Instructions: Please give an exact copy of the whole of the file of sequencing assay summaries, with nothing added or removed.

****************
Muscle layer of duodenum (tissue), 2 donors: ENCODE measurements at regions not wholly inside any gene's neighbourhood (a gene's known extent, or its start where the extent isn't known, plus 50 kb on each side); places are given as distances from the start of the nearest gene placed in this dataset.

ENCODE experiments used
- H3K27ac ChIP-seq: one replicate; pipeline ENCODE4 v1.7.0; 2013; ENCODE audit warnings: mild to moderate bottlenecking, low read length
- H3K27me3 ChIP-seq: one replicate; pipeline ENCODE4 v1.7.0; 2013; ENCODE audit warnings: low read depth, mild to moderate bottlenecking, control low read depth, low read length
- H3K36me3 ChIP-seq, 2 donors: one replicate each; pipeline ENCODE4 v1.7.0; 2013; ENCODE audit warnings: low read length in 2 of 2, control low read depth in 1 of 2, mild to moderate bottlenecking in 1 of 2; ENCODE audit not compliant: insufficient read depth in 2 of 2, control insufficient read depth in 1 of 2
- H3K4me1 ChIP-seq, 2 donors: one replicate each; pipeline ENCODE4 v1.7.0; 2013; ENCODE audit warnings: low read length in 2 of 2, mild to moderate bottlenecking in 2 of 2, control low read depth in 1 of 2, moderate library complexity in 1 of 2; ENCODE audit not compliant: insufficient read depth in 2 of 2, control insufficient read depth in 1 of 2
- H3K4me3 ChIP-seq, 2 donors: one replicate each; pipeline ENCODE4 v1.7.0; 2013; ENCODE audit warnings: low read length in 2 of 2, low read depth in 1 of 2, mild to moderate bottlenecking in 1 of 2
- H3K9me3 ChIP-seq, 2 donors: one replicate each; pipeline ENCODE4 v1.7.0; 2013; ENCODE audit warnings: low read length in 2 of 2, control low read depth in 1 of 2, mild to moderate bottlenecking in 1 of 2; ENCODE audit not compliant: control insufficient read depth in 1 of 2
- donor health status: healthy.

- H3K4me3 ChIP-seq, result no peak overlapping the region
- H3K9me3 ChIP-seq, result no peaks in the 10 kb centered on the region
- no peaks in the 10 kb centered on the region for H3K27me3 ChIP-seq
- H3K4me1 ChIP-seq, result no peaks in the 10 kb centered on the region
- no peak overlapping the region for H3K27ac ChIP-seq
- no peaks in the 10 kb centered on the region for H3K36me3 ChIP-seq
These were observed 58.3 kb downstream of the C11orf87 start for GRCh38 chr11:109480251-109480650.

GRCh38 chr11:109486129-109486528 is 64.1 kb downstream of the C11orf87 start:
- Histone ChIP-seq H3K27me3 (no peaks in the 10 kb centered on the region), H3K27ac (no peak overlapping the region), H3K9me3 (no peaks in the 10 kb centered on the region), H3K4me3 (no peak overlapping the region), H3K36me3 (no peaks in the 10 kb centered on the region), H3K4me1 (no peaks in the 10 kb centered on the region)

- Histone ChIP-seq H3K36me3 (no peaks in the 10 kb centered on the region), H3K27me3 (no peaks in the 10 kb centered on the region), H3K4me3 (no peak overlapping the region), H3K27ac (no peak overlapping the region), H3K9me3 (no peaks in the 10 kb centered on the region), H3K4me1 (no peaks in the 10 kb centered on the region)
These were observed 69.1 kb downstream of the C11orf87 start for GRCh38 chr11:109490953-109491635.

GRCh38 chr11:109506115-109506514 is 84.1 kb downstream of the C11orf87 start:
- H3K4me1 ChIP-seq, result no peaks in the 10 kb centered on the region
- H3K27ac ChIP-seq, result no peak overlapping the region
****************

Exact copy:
Muscle layer of duodenum (tissue), 2 donors: ENCODE measurements at regions not wholly inside any gene's neighbourhood (a gene's known extent, or its start where the extent isn't known, plus 50 kb on each side); places are given as distances from the start of the nearest gene placed in this dataset.

ENCODE experiments used
- H3K27ac ChIP-seq: one replicate; pipeline ENCODE4 v1.7.0; 2013; ENCODE audit warnings: mild to moderate bottlenecking, low read length
- H3K27me3 ChIP-seq: one replicate; pipeline ENCODE4 v1.7.0; 2013; ENCODE audit warnings: low read depth, mild to moderate bottlenecking, control low read depth, low read length
- H3K36me3 ChIP-seq, 2 donors: one replicate each; pipeline ENCODE4 v1.7.0; 2013; ENCODE audit warnings: low read length in 2 of 2, control low read depth in 1 of 2, mild to moderate bottlenecking in 1 of 2; ENCODE audit not compliant: insufficient read depth in 2 of 2, control insufficient read depth in 1 of 2
- H3K4me1 ChIP-seq, 2 donors: one replicate each; pipeline ENCODE4 v1.7.0; 2013; ENCODE audit warnings: low read length in 2 of 2, mild to moderate bottlenecking in 2 of 2, control low read depth in 1 of 2, moderate library complexity in 1 of 2; ENCODE audit not compliant: insufficient read depth in 2 of 2, control insufficient read depth in 1 of 2
- H3K4me3 ChIP-seq, 2 donors: one replicate each; pipeline ENCODE4 v1.7.0; 2013; ENCODE audit warnings: low read length in 2 of 2, low read depth in 1 of 2, mild to moderate bottlenecking in 1 of 2
- H3K9me3 ChIP-seq, 2 donors: one replicate each; pipeline ENCODE4 v1.7.0; 2013; ENCODE audit warnings: low read length in 2 of 2, control low read depth in 1 of 2, mild to moderate bottlenecking in 1 of 2; ENCODE audit not compliant: control insufficient read depth in 1 of 2
- donor health status: healthy.

- H3K4me3 ChIP-seq, result no peak overlapping the region
- H3K9me3 ChIP-seq, result no peaks in the 10 kb centered on the region
- no peaks in the 10 kb centered on the region for H3K27me3 ChIP-seq
- H3K4me1 ChIP-seq, result no peaks in the 10 kb centered on the region
- no peak overlapping the region for H3K27ac ChIP-seq
- no peaks in the 10 kb centered on the region for H3K36me3 ChIP-seq
These were observed 58.3 kb downstream of the C11orf87 start for GRCh38 chr11:109480251-109480650.

GRCh38 chr11:109486129-109486528 is 64.1 kb downstream of the C11orf87 start:
- Histone ChIP-seq H3K27me3 (no peaks in the 10 kb centered on the region), H3K27ac (no peak overlapping the region), H3K9me3 (no peaks in the 10 kb centered on the region), H3K4me3 (no peak overlapping the region), H3K36me3 (no peaks in the 10 kb centered on the region), H3K4me1 (no peaks in the 10 kb centered on the region)

- Histone ChIP-seq H3K36me3 (no peaks in the 10 kb centered on the region), H3K27me3 (no peaks in the 10 kb centered on the region), H3K4me3 (no peak overlapping the region), H3K27ac (no peak overlapping the region), H3K9me3 (no peaks in the 10 kb centered on the region), H3K4me1 (no peaks in the 10 kb centered on the region)
These were observed 69.1 kb downstream of the C11orf87 start for GRCh38 chr11:109490953-109491635.

GRCh38 chr11:109506115-109506514 is 84.1 kb downstream of the C11orf87 start:
- H3K4me1 ChIP-seq, result no peaks in the 10 kb centered on the region
- H3K27ac ChIP-seq, result no peak overlapping the region